STS-118 -- Mission to the International Space Station
Seven astronauts made up the STS-118 space shuttle crew. They are Scott Kelly, Charlie Hobaugh, Dave Williams, Barbara Morgan, Rick Mastracchio, Tracy Caldwell and Alvin Drew Jr. The commander of the mission was Scott Kelly. Hobaugh was the pilot. Mastracchio, Morgan, Caldwell, Williams and Drew were all mission specialists.
The STS-118 space shuttle mission patch has a gray shape of the International Space Station. The star at the top of the gold astronaut symbol sits on the part of the ISS that was added during the mission. The space shuttle on the patch has flown around the symbol, leaving a trail that looks like an American flag. NASA's first Educator Astronaut flew on this mission. The flame of knowledge shows the importance of education and honors all teachers and students. A red maple leaf sits next to Williams' name. He is from Canada. The red maple leaf is part of Canada's flag.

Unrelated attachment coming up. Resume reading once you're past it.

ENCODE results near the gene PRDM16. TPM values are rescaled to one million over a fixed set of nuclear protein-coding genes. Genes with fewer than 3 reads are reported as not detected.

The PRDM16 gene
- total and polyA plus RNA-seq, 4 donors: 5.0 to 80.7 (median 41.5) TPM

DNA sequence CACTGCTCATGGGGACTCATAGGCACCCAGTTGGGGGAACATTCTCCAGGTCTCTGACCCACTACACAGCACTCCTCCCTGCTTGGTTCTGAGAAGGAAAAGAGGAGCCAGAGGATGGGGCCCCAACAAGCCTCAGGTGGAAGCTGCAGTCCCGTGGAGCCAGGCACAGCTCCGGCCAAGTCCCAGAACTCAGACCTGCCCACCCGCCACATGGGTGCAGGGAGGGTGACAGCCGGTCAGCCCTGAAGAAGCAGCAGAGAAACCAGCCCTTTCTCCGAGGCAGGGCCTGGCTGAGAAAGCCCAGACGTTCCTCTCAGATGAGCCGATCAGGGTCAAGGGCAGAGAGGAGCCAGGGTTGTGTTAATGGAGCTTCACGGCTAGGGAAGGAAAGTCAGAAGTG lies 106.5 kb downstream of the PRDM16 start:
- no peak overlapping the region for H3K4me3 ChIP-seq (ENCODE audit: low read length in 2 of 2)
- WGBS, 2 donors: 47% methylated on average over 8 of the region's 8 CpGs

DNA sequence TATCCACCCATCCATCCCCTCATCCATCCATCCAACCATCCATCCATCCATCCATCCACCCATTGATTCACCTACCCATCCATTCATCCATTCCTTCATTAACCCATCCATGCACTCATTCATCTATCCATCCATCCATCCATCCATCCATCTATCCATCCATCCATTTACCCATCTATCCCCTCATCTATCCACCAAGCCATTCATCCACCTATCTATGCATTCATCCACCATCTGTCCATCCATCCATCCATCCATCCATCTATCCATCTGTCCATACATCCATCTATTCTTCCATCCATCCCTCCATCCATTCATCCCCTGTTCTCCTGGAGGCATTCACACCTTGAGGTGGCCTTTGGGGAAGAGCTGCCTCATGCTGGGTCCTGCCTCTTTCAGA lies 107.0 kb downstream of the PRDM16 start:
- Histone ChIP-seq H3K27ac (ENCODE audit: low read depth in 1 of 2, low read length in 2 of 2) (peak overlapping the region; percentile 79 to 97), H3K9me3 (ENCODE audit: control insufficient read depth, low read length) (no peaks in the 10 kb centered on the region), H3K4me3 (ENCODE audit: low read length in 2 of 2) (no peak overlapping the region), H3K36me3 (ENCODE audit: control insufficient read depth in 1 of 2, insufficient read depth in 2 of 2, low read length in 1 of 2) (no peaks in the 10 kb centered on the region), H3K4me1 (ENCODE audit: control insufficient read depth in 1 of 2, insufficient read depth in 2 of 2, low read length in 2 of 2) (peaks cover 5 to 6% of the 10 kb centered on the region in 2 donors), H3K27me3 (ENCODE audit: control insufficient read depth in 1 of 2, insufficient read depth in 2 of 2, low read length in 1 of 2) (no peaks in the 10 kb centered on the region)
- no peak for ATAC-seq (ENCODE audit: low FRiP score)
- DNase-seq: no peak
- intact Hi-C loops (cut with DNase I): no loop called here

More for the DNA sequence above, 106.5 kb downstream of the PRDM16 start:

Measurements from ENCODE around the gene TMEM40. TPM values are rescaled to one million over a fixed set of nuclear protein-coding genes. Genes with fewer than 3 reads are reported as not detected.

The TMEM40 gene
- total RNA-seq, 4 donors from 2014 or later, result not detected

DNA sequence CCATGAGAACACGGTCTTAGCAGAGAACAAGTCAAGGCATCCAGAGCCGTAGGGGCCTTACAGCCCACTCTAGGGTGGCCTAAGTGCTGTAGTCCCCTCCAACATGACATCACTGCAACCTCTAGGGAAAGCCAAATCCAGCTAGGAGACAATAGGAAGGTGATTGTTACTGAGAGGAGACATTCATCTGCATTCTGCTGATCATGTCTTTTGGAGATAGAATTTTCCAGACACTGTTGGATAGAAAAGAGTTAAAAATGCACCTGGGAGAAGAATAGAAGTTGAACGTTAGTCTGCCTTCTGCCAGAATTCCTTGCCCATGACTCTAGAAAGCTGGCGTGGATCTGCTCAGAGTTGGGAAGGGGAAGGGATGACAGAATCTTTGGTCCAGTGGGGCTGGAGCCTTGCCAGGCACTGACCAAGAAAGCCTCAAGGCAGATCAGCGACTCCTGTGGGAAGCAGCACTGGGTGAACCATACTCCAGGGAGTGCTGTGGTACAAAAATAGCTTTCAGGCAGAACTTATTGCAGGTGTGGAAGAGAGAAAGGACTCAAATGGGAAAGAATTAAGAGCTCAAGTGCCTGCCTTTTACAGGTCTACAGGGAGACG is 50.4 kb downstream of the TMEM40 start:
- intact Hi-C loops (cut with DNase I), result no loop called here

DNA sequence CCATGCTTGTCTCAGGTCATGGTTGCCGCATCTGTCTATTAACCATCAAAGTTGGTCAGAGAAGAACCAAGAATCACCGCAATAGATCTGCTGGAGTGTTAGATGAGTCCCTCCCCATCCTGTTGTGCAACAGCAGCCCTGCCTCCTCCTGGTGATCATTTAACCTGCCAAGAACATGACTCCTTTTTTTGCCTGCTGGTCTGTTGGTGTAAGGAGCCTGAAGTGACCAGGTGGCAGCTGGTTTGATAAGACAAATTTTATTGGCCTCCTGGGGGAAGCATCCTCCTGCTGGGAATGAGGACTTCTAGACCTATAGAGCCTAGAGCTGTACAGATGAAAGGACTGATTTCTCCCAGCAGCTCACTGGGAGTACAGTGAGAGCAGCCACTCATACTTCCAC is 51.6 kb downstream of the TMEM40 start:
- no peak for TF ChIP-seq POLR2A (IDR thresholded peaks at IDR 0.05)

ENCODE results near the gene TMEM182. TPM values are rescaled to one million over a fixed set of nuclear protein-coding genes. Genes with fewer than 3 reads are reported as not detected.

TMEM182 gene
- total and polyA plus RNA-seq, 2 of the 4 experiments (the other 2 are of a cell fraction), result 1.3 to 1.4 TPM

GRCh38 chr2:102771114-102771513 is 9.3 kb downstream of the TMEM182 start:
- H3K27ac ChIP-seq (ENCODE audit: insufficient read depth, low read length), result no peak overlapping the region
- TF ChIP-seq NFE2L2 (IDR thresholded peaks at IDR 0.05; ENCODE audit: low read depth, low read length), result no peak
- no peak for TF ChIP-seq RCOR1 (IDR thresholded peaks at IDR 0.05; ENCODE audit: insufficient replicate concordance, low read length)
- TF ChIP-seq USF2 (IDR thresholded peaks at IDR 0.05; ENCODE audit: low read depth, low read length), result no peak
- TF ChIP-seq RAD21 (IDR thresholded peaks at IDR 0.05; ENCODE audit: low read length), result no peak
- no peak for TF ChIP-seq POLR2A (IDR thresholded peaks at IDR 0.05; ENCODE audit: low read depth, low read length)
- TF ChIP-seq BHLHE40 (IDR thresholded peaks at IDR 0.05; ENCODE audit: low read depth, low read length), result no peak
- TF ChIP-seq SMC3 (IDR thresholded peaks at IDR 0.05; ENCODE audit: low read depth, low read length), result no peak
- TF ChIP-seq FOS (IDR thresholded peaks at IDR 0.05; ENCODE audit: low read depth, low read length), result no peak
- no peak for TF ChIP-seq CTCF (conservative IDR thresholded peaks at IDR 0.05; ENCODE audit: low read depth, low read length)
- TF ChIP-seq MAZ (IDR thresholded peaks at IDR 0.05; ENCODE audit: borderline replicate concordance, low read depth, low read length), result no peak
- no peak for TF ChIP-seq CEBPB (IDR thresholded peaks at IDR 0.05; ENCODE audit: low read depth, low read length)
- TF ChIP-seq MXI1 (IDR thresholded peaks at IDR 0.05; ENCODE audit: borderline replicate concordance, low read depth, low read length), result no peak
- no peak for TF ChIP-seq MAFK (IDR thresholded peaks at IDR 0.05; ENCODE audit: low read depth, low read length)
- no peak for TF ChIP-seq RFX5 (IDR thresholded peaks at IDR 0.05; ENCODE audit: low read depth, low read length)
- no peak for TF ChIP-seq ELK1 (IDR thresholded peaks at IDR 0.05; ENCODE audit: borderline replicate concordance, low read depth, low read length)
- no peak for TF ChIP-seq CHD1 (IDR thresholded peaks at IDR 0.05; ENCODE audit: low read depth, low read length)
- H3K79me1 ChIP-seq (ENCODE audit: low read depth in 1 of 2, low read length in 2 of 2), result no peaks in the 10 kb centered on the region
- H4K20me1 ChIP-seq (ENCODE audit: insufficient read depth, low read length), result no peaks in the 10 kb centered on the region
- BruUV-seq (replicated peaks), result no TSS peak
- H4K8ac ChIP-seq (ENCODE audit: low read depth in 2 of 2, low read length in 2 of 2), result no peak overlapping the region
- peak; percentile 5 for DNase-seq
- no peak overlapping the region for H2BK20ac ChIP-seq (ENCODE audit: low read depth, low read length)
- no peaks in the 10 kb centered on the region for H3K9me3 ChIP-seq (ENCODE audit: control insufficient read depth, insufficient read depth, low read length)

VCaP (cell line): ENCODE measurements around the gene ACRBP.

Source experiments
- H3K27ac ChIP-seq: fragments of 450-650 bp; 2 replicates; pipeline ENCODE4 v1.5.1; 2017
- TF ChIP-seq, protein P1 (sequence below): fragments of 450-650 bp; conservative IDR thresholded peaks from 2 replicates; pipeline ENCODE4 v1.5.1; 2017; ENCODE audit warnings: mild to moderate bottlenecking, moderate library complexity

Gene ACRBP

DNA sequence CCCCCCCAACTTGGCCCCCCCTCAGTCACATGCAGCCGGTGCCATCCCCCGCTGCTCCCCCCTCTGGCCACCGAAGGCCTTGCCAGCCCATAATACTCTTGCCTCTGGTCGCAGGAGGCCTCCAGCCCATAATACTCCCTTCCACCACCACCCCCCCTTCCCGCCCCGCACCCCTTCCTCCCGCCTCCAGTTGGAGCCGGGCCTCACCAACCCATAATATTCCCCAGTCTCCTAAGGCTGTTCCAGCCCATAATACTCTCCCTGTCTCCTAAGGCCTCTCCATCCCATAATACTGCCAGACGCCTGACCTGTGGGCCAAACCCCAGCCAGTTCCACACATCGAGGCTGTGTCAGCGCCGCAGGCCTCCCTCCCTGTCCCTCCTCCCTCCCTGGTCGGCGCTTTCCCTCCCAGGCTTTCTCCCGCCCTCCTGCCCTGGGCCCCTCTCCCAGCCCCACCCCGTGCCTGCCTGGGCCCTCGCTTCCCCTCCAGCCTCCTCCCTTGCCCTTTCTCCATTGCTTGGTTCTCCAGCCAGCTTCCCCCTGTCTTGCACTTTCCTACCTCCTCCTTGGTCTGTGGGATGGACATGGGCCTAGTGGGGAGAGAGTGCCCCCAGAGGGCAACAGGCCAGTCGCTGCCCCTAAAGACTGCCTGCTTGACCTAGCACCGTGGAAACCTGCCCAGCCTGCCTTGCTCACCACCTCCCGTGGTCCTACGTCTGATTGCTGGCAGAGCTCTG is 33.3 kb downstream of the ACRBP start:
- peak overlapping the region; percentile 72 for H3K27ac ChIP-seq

The STS-118 space shuttle crew had a lot to do before it flew. The crewmembers picked the foods they would eat while in space. Some of them trained in the motion-based simulator at NASA's Johnson Space Center in Houston, Texas. This simulator helps astronauts practice flying the shuttle. It moves and makes noises to help the astronauts know what flying on the shuttle is like.
The crewmembers learned how to use parachutes in case they had an emergency and had to get out of the shuttle quickly. All of the crew worked in the training version of the shuttle launch and entry suit. NASA astronauts use this suit because the bright orange color is easy to see if the astronauts have to make a water landing. The crew also learned how to use a one-person life raft during training at the Neutral Buoyancy Laboratory near NASA's Johnson Space Center. This kind of raft would only be used in case of an emergency shuttle landing in water.
The STS-118 space shuttle mission was a special one for teachers. Mission specialist Barbara Morgan is a teacher and a fully trained astronaut. Educator Astronauts share the excitement of space exploration with students. As part of this mission, students can design and build plant growth chambers that could be used on the moon. Morgan and her crewmates took two plant growth chambers and 10 million basil seeds on the STS-118 space shuttle mission. Teachers can use the plant growth chambers built by their students to grow these seeds.
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